10 Reasons Why I’m Going to Agile Testing Days 2014

Just looked at my calendar, and it seemed that we’re only ten days away from Agile Testing Days! So here’s my rundown of the 10 top reasons to go to Agile Testing Days 2014:

10. Building a car in a day – This year, Team Wikispeed builds a car on-site with the crowd. Isn’t that cool?

9. MIATPP – This is the equivalent of a Eurovision song contest in the testing world. The crowd decides about the Most Influential Agile Testing Professional  Person this year. No committee, just the audience showing respect to knowledge.

8. Twitter – Last time, when the first keynote started, the audience was silent, but not online. The conversation continued throughout the conference. It’s like having your best friends near you discussing the sessions, live. Ideas and criticism flying by, and suddenly a formal presentation becomes a live shared experience.

7. Lean Coffee – This is one of the best meetings format I know, and having experienced (and cool) facilitators like Lisa Crispin and Janet Gregory helps too.

6. Organization – It’s their umpteenth time organizing conferences, so not surprisingly, the conference is organized meticulously. Jose, Uwe and Madeleine are always there, taking there of the smallest details, and I don’t know how, I’m sure they will even outdo themselves this year.  Being part of the organizing team of the Agile Practitioners 2015 team I know how hard it is, and I salute them.

5. The speakers – Some of the best minds in testing are there, and they are so accessible. There is no “speaker lounge”, because there’s public spaces where you just meet and talk. I’m so lucky to be included in such a great group.

4. New stuff – I’m still finding my through the testing world. Every time I’m learning something about testing I discover how big the world of testing is. So much to learn!

3. The crowd - What I’ve learned last time is the attendees are so eager to learn, open and kind, it’s easily one of the best conferences to mingle at.

2. Old friends – They may not be that old, true. I’m still in contact with some of the people I’ve met last year, and the social aspect of the conference comes alive. It’s the crowd’s affect.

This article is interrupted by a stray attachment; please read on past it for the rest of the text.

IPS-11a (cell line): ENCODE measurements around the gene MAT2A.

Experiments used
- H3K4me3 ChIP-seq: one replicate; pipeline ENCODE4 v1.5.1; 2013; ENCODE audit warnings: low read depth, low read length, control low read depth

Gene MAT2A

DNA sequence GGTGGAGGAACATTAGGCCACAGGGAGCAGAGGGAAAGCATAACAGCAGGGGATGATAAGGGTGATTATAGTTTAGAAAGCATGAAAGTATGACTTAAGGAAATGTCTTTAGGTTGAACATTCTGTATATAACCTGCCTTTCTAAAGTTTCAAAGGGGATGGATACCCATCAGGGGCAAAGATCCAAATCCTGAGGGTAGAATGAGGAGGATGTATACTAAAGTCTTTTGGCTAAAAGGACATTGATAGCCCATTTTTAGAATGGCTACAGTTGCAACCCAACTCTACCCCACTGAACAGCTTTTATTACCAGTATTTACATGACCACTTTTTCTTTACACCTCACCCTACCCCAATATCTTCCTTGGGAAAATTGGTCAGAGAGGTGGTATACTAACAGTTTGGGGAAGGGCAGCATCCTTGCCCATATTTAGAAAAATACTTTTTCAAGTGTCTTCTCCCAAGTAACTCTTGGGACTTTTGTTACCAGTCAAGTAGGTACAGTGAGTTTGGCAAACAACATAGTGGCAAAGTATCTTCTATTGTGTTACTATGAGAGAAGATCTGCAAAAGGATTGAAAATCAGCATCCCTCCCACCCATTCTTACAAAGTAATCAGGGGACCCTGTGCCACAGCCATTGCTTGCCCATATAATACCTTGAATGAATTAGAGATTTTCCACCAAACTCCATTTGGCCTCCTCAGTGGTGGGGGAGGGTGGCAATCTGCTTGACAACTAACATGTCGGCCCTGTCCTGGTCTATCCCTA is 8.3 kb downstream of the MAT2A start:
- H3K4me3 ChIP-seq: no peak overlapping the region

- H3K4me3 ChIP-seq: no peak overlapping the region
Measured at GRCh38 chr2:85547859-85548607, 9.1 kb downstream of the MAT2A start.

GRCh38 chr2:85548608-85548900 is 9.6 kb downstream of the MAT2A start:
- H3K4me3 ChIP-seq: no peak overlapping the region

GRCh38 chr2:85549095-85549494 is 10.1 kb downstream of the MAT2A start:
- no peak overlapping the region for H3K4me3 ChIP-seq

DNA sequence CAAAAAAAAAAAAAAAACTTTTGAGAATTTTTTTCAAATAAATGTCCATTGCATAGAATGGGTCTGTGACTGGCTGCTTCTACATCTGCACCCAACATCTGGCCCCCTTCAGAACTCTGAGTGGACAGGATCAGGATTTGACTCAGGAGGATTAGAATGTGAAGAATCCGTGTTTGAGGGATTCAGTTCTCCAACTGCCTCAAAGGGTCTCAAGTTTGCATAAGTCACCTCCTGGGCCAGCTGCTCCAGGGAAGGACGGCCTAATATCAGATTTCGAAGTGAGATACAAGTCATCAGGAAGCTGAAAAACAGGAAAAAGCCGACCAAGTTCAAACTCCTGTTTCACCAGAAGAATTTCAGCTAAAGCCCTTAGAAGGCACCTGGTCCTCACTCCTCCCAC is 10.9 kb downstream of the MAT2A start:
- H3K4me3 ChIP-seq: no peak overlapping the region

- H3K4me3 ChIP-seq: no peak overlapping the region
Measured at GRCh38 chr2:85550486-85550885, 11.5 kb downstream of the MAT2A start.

1. It’s AWESOME! Nuff said.

Get your ticket and see you at Potsdam!

Legacy Code to Testable Code #6: Add Overload

This post is part of the “Legacy Code to Testable Code” series. In the series we’ll talk about making refactoring steps before writing tests for legacy code, and how they make our life easier.

In the last post, I’ve talked about Extract Class, and that sometimes in order to do that, we might want to change the signature of a method.

Turns out adding an overload helps in other cases as well.

We used a "setter" to expose and inject internal state before. Another option is to add a controllable overload to bypass the internal state.
Let's look at this code:
public Bool isSameStreet(String newStreet) { return newStreet == this.currentAddress.getStreet(); }

In this example, we compare an external value to an internal state. As we saw before, the option we could use is add a "setter" accessor, to allow injecting the internal value from outside. Instead, we can also add an overload:

public Bool isSameStreet(String newStreet) { return isSameStreet(newStreet, this.currentAddress.getStreet()); } public Bool isSameStreet(String newStreet, String currentStreet) { return newStreet == currentStreet(); }